If you’re not building iOS and macOS apps, you might be missing out on income. These downloads will help you master Swift, ARKit, and more.
Learning to develop Apple apps for iOS devices and Macs can be incredibly lucrative. TechRepublic sister site CNET reported that developers building Apple apps bring in 64% more earnings than their Android developer counterparts.
If you want to try to squeeze more cash from your development time, these free PDF downloads from TechRepublic will help developers of any skill level learn the basics about building apps for Apple devices.
The world is going mobile, and so are a lot of companies that rely on apps to reach consumers or perform work. That means iOS developers are a hot commodity who can earn a lot in the right position. This guide on becoming an iOS developer will help those interested in a mobile development career learn what iOS developers do, how they do it, and the skills needed to become an in-demand Apple developer.
Apple apps and operating systems were long built on a language called Objective-C, which is essentially the C programming language with added object-oriented features. Apple has since replaced Objective-C with its own programming language called Swift, which delivers far superior on-device performance: 2.6x faster than Objective-C and 8.4x faster than Python, in fact. This cheat sheet to Apple’s Swift programming language will help developers learn what’s special about Swift and how it can be used to build iPhone, iPad, and Mac apps.
The Apple Developer Program gives subscribers access to all the tools needed to build apps for iOS, watchOS, and macOS. Tools that come with a paid developer account include access to public app beta testing through the TestFlight app, development support from Apple employees, access to all of Apple’s app extensions, permission to publish apps on the app store, and more. The Apple Developer Program has two enterprise level options: The Apple Developer Enterprise Program and the MFi hardware certification program.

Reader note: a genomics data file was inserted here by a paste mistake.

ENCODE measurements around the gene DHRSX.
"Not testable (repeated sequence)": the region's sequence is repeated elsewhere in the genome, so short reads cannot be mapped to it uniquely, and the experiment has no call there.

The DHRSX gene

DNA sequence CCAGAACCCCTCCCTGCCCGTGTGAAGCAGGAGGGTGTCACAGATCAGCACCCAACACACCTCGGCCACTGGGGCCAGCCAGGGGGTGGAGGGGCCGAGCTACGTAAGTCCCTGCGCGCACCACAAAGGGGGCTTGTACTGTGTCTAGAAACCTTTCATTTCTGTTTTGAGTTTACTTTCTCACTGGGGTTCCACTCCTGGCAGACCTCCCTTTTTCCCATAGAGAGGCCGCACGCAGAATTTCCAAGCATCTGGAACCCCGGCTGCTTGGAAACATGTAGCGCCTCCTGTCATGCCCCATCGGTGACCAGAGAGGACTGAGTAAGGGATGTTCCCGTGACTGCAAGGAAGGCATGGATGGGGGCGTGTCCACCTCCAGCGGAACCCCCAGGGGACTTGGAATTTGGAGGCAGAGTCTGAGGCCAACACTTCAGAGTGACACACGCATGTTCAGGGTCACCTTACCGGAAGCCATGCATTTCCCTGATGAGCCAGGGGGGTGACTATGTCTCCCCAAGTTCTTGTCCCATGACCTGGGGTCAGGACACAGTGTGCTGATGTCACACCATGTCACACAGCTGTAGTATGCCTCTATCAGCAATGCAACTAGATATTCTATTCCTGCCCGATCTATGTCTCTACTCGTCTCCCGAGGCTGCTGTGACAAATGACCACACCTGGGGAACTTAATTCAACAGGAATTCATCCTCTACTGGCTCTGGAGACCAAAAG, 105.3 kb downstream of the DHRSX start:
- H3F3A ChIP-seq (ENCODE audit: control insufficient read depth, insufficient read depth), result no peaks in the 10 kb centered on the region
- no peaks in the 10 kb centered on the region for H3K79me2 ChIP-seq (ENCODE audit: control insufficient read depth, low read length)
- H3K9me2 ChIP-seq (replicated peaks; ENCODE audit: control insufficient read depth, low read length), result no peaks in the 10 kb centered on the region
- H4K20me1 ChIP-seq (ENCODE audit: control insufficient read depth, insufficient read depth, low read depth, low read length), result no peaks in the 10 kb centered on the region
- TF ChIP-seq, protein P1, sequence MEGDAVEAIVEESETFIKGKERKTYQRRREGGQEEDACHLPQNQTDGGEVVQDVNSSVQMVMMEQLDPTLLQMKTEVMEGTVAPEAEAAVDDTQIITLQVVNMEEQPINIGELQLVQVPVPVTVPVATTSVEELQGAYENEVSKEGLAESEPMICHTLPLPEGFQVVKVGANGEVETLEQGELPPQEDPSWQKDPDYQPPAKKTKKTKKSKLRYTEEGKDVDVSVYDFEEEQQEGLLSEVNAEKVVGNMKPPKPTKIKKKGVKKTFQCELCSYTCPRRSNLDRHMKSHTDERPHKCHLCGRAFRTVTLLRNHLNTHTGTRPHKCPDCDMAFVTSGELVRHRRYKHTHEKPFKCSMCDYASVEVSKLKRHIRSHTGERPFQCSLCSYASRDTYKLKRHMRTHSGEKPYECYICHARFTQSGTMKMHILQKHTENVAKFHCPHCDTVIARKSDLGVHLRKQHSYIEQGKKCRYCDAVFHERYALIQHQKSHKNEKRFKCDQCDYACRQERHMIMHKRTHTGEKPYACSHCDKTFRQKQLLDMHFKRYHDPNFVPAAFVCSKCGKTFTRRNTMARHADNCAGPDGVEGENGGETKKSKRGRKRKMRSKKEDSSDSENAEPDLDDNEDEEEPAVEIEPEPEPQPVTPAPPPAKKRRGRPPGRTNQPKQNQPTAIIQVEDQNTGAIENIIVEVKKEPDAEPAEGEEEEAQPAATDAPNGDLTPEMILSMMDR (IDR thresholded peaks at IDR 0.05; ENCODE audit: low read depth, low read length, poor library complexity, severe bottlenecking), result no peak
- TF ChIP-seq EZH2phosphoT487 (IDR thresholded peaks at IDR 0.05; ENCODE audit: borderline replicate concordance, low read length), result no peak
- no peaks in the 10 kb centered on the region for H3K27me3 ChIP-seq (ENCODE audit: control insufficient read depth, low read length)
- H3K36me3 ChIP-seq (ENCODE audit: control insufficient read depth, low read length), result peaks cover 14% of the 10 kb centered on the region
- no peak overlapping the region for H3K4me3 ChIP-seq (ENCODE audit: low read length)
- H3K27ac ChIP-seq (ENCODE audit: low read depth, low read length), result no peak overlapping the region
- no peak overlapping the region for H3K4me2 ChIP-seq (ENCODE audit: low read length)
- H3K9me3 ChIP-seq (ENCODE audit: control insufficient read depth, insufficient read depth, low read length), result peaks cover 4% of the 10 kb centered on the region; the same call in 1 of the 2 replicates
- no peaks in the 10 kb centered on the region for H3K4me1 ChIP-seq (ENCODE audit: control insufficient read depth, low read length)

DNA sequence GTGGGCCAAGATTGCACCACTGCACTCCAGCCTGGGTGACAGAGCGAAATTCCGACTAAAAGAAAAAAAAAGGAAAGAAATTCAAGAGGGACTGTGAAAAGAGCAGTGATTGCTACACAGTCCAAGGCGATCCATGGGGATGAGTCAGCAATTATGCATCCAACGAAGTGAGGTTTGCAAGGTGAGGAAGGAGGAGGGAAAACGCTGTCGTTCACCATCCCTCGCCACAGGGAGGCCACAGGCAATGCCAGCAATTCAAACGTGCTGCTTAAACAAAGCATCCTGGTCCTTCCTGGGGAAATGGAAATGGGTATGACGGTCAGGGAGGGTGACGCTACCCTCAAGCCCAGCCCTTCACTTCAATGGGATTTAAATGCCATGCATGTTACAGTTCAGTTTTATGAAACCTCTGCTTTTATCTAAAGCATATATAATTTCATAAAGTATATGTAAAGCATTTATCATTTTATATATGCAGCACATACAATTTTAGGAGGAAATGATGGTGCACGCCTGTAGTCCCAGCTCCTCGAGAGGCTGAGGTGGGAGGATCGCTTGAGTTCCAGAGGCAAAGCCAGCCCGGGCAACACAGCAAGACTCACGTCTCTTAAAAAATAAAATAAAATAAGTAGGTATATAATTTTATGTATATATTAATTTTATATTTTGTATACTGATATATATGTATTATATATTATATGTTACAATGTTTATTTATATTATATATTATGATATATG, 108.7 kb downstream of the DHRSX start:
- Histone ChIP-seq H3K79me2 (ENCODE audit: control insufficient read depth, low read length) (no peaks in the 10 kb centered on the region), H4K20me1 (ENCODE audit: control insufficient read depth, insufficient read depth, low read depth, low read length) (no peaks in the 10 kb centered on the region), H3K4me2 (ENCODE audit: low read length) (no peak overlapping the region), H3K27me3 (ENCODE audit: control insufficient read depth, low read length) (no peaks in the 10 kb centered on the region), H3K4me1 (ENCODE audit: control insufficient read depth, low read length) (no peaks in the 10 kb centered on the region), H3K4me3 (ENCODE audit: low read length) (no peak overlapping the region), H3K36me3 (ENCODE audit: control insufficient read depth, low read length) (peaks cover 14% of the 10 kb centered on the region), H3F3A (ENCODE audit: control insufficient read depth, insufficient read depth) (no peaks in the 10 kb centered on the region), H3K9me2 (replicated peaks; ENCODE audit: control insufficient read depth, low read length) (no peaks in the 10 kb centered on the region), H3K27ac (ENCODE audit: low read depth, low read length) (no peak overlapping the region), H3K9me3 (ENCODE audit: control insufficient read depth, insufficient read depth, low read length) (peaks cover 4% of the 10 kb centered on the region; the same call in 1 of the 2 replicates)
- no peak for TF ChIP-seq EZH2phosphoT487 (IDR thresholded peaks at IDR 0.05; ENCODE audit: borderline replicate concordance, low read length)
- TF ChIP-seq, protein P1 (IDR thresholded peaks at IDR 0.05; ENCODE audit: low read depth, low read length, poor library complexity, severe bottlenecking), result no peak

Augmented reality (AR) is poised to be one of the next big things in tech; Apple developers looking for a particular skill to learn would do well to familiarize themselves with Apple’s ARKit. ARKit is Apple’s augmented reality framework built for iOS apps. It’s also tightly integrated with Apple hardware and is able to take advantage of the advanced spatial mapping technology of the newest iPhone cameras. This cheat sheet will help developers become familiar with Apple’s ARKit, its capabilities, and how to use it.
If ARKit is the basic framework needed to use AR on iOS devices, then RealityKit and Reality Composer are the tools that allow small-scale developers to build AR experiences that rival those typically reserved for large companies with deep pockets. RealityKit makes AR objects photorealistic, adds physics effects, and allows AR objects to display effects. Reality Composer is an AR prototyping platform that provides a library of pregenerated objects and lets AR developers easily add animations and other effects to their AR elements. This cheat sheet will familiarize developers with the ins and outs of these two augmented reality tools for Apple’s iOS.